I promised you more AIX/Monterey/POWER research, and here it is. First, let's review. We've already established that a primary purpose of Project Monterey, at least from 2000, was to provide a stepping stone to Linux for ebusiness customers especially, and that IBM clearly stated this in promotional and technical materials, some of which SCO participated in publishing.
AIX 5L (the L standing of Linux affinity) was a stopgap operating system for those customers, so Unix users would stay with the operating system until Linux was fully ready for the enterprise. And we've learned that IBM began contributing to Linux at least as far back as 1998, and that it was public knowledge.
We also learned that it was always the plan that Project Monterey would be for POWER, not just for Intel. SCO wasn't involved in that end of the work, obviously, but many articles and press releases from the birth of the project onward established that this was the plan. And we also learned that SCO knew about IBM using SVR4 on POWER as far back as 2001, because it put up a glowing website talking about it.
So that raises an interesting question. If all the above is true, where is the monetary damage to SCO? For that matter, where is there copyright infringement?
And it raises one final question: was SCO fully aware how quickly Linux would develop, that it would replace Unix, or did it take them by surprise? I have found the answer to that question.
an article in August 2001
, in the Register, Caldera -- what SCO then called itself -- predicted:
"In two to five years Linux will surpass where Unix is now."
We knew oldSCO knew, when Project Monterey was going on, that Linux was the future and Project Monterey the stopgap, and now we find out Caldera had a clear picture too. But the date is significant. When Caldera's CEO made that prediction, and he was happy at the thought, it was after the August 2000 date SCO has marked in its 2nd Amended Complaint as being the date IBM began contributing to Linux in ways it now claims to take offense at. It's concurrent with or post all the dates in their complaint about IBM's behavior, except a January 2003 date. And it is after Caldera purchased oldSCO's Unix assets. In SCO's first amended complaint, they told this skewed story to the court:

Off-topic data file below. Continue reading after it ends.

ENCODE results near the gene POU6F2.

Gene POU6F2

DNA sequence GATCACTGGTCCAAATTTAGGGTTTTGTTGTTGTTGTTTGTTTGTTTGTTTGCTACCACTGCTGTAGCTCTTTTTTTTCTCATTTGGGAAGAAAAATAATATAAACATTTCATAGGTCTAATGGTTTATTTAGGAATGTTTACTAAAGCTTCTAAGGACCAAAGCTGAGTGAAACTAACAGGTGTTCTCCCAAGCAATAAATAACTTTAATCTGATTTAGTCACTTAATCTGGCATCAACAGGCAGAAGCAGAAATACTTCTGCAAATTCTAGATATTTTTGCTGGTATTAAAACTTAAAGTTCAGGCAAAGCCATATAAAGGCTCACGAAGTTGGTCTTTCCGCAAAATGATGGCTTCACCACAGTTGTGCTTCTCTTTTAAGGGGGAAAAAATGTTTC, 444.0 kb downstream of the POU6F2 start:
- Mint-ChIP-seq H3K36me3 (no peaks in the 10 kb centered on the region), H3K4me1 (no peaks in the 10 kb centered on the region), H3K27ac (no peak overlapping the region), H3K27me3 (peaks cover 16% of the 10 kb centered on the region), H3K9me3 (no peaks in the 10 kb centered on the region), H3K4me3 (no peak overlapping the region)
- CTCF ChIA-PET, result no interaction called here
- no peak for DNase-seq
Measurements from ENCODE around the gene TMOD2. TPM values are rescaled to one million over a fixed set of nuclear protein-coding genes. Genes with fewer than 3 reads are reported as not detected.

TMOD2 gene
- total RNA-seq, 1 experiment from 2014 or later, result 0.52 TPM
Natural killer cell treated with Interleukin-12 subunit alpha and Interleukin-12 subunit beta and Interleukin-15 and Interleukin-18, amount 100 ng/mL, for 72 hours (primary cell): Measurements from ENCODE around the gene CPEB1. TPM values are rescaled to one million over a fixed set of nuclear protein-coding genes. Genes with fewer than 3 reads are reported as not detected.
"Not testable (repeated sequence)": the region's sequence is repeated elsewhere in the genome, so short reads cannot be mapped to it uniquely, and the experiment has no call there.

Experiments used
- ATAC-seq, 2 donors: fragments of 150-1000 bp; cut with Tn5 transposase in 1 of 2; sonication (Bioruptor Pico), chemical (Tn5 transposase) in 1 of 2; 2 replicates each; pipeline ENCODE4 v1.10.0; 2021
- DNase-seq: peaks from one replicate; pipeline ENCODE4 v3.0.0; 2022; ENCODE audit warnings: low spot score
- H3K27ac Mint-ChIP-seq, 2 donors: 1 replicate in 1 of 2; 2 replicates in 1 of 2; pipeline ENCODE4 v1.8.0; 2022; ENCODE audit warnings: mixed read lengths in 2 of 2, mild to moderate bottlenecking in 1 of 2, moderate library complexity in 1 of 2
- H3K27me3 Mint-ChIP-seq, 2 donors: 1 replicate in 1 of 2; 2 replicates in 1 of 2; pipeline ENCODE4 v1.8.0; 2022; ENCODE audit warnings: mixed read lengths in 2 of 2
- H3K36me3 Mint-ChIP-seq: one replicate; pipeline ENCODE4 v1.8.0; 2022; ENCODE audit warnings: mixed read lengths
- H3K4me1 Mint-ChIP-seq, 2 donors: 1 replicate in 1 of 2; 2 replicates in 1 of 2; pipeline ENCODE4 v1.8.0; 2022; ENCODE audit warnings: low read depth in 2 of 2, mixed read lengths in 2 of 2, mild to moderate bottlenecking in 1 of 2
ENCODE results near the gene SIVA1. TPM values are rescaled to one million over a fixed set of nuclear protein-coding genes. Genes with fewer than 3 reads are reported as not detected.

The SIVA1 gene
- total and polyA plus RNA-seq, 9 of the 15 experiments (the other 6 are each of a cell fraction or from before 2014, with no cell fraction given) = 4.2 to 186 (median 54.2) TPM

77. As long as the Linux development process lacked central coordination, its direction was primarily aimed at meeting the computer needs of the Linux programmers themselves. As such, it posed little or no practical threat to SCO or to other UNIX vendors since the Linux developers did not have access to sophisticated high-end enterprise class mulitprocessor systems, nor they they have any particular interest in supporting such systems.
78. The entire direction of Linux development changed with IBM's entry into the open source community and its concerted efforts to control the community for its own economic benefit.
79. In furtherance of its plan to destroy its UNIX competitors, IBM has announced its intention to make Linux, distributed to end users without a fee, the successor to all existing UNIX operating systems used by Fortune 1000 companies and other large companies in the enterprise computing market.
What do you think? Did they present an honest and accurate picture to the court? Remember, this is their basis for damages claim, in the billions. In their dreams.
Anyway, as Richard Stallman pointed out way back when this all began, what IBM has contributed is useful, but not essential. And the kernel has always been centrally coordinated by Linus. That is still true, and IBM has no role at all in coordinating the Linux development process. They don't even get all the code they offer accepted. No company does. That's why from time to time, frustrated CEOs, like Computer Associates' executive the other day, put out annoyed remarks about the kernel not doing what they want it to do and how the kernel is "in danger" blah blah.
In their 2nd Amended Complaint, they reworded it like this, but the idea is the same:
The Functional Limitations of Linux Before IBM’s Involvement
80. The first versions of Linux evolved through bits and pieces of various contributions by numerous software developers using single or dual processor computers. Unlike IBM, virtually none of these software developers and hobbyists had access to enterprise-scale equipment and testing facilities for Linux development. Without access to such equipment, facilities and knowledge of sophisticated development methods learned in many years of UNIX development it would be difficult, if not impossible, for the Linux development community to create a grade of Linux adequate for enterprise use.